To her surprise his face clouded at this, and he let her hands drop and studied his fingers as he said, “In this war there are no dashing officers. They all died in the last one, and we are mere superintendents of slaughterhouses.” And she felt a gush of love for him.

The label! She had to conceal the label. Was it possible to simply brush it off her lap and let it fall under the table? But what if an officious waiter saw it fall and handed back to her – or perhaps read it or handed it to Horst? Pretending to scratch her thigh, she surreptitiously picked it up and rolled it before easing it to the bottom of her pocket, ensuring that her handkerchief was wedged on top of it. Just in time. They had finished eating and another booking was waiting for the table, two officers, both from different regiments from Horst but also wearing that same new black and gold colour patch. As she stepped out a little ahead of him, he turned back to say something to them, and one of them remarked, “Last fling, eh!”, then adding, “She looks like she’ll give you a good ride.” She was pleased to hear Horst bridle at the comment. She did not like to be thought of like that, but then pondered its justice. Later she would take her trusting enemy to bed, and would enjoy him, and deceive him, and then relay any information she gained from him back to her controllers in London. What did that make her?

Still listening carefully, she heard one of them say, “Never mind, you are bound to find some hot-blooded signorina down south.” So it was Italy!

The twilight was gathering fast as they made their way to the theatre and she had to concentrate on walking, as the streets were blacked out, and here and there was debris from the bombing raids of the previous week, although it had now been five days since Berlin had been a target. However, once they were inside and they had settled into their seats and the music commenced, the thoughts which had troubled her for the previous weeks returned. The program was patriotically almost all German – some Schubert songs, several of Mozart’s smaller pieces, and culminating in Beethoven’s Pastoral. She had hoped to lose herself in the music, but her fears and doubts gnawed through the web of melody with which she had hoped to wrap herself. Nervously, she felt for the label. Surely, she could just drop it in the theatre and no-one would know. But no, she felt she had to dispose of it completely in a bin, somewhere.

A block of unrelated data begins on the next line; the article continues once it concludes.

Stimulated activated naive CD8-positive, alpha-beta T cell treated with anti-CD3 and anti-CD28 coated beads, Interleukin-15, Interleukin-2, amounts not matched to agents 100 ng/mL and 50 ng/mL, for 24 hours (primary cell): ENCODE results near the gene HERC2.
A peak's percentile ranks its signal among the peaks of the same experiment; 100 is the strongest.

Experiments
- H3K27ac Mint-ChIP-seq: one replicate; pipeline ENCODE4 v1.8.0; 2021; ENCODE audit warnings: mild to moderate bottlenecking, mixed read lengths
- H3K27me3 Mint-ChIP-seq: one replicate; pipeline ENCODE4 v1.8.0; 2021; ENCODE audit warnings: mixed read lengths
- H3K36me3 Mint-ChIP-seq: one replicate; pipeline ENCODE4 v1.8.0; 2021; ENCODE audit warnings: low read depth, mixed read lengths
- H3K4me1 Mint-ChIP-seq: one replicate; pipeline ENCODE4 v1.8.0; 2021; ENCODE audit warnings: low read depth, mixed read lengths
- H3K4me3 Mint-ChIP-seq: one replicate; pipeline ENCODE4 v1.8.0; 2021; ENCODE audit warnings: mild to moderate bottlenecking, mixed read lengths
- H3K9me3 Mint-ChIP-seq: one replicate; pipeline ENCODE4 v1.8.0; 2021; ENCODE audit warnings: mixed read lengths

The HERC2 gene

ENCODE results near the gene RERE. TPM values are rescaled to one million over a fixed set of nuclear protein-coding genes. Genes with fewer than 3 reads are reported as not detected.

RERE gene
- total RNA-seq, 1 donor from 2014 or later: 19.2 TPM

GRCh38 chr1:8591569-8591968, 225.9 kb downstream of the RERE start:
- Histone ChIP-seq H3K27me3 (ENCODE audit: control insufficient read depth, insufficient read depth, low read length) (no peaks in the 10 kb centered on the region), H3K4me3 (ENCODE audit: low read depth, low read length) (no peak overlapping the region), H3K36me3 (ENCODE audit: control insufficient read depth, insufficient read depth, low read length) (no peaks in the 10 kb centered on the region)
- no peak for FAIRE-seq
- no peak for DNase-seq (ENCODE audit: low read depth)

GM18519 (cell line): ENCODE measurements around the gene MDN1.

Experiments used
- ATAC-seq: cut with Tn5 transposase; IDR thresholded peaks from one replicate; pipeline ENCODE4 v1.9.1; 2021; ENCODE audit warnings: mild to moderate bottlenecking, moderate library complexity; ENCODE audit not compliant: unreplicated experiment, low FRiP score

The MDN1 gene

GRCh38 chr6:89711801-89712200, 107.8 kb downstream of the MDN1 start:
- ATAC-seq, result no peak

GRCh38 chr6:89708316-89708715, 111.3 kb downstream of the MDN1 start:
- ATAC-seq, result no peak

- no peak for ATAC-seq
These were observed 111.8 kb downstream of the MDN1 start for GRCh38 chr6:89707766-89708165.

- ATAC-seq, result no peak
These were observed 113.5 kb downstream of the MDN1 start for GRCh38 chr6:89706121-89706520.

Back in England she had imagined that she hated the country of her birth and its people. They had killed her kind and patriotic father for merely looking in on a Socialist Party rally. They had killed also the Englishman who had rescued her from the chaos in her native Bavaria and taken her to his home in Hampshire. They had joyfully, recklessly thrown themselves into the thrall of criminals and madmen. She would be a sword of justice. But once she returned she experienced an overpowering sense of homecoming as she stood under the blue skies and felt the sharper, drier air which she had missed more than she realised in England’s moist greyness. She liked the little formalities and courtesies of the people in streets and offices. It had pleased her on appropriate occasions to employ High German rather than colloquial speech, just as her father in his ambitions for his children had encouraged her. And she had truly liked most of the women with whom she worked at the Registrar’s office, even as she conspired at the downfall of the regime that employed them. She felt herself German, and attracted no suspicion. Her cover was almost completely factual: she had grown up in Bavaria, so her accent was almost identical with that of the Fuehrer himself, she was a widow whose husband was killed in the fighting in France, and she was working in Berlin because her family, being fatherless, could not assist her.

At least the work enabled her to sustain her resolve. With typical German thoroughness, all deaths were registered, and by this means she could discern where people were dying, and evaluate the strategic significance. More extraordinary still, death certificates of those in the camps were routinely processed, and there were thousands of them. All of the women noticed that, but refused to draw the obvious conclusion. “Everyone knows,” one of them had commented, “That Jews are full of diseases – almost all of them carry syphilis. Is it surprising that they should succumb when they are forced to live with each other, cut off from wholesome people.” Thus her anger and sense of the righteousness of her cause was maintained.